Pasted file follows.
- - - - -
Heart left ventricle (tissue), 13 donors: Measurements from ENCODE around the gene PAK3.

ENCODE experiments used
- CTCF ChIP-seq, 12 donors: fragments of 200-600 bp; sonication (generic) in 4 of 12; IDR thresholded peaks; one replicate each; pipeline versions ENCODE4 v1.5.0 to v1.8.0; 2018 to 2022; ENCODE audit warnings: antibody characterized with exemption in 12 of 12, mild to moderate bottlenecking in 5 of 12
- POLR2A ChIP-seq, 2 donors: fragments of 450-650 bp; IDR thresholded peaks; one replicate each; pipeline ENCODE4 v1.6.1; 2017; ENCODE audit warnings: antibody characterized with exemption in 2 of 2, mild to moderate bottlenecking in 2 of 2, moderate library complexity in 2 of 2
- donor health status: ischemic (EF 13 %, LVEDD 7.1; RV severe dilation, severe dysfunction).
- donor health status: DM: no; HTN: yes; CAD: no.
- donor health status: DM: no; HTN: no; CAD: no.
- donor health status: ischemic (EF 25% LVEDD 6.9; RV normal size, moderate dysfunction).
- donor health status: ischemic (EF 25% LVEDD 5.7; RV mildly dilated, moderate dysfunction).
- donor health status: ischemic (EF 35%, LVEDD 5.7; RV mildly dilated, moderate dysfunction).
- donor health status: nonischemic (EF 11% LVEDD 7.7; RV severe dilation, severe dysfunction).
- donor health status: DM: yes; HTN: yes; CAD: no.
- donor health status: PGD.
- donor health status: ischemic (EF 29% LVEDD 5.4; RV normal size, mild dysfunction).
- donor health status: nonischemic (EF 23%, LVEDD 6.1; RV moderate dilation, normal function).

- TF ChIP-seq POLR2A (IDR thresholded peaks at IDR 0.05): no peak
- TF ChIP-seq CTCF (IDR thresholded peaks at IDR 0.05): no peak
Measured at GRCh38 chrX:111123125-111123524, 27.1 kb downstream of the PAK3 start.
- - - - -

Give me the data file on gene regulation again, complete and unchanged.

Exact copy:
Heart left ventricle (tissue), 13 donors: Measurements from ENCODE around the gene PAK3.

ENCODE experiments used
- CTCF ChIP-seq, 12 donors: fragments of 200-600 bp; sonication (generic) in 4 of 12; IDR thresholded peaks; one replicate each; pipeline versions ENCODE4 v1.5.0 to v1.8.0; 2018 to 2022; ENCODE audit warnings: antibody characterized with exemption in 12 of 12, mild to moderate bottlenecking in 5 of 12
- POLR2A ChIP-seq, 2 donors: fragments of 450-650 bp; IDR thresholded peaks; one replicate each; pipeline ENCODE4 v1.6.1; 2017; ENCODE audit warnings: antibody characterized with exemption in 2 of 2, mild to moderate bottlenecking in 2 of 2, moderate library complexity in 2 of 2
- donor health status: ischemic (EF 13 %, LVEDD 7.1; RV severe dilation, severe dysfunction).
- donor health status: DM: no; HTN: yes; CAD: no.
- donor health status: DM: no; HTN: no; CAD: no.
- donor health status: ischemic (EF 25% LVEDD 6.9; RV normal size, moderate dysfunction).
- donor health status: ischemic (EF 25% LVEDD 5.7; RV mildly dilated, moderate dysfunction).
- donor health status: ischemic (EF 35%, LVEDD 5.7; RV mildly dilated, moderate dysfunction).
- donor health status: nonischemic (EF 11% LVEDD 7.7; RV severe dilation, severe dysfunction).
- donor health status: DM: yes; HTN: yes; CAD: no.
- donor health status: PGD.
- donor health status: ischemic (EF 29% LVEDD 5.4; RV normal size, mild dysfunction).
- donor health status: nonischemic (EF 23%, LVEDD 6.1; RV moderate dilation, normal function).

- TF ChIP-seq POLR2A (IDR thresholded peaks at IDR 0.05): no peak
- TF ChIP-seq CTCF (IDR thresholded peaks at IDR 0.05): no peak
Measured at GRCh38 chrX:111123125-111123524, 27.1 kb downstream of the PAK3 start.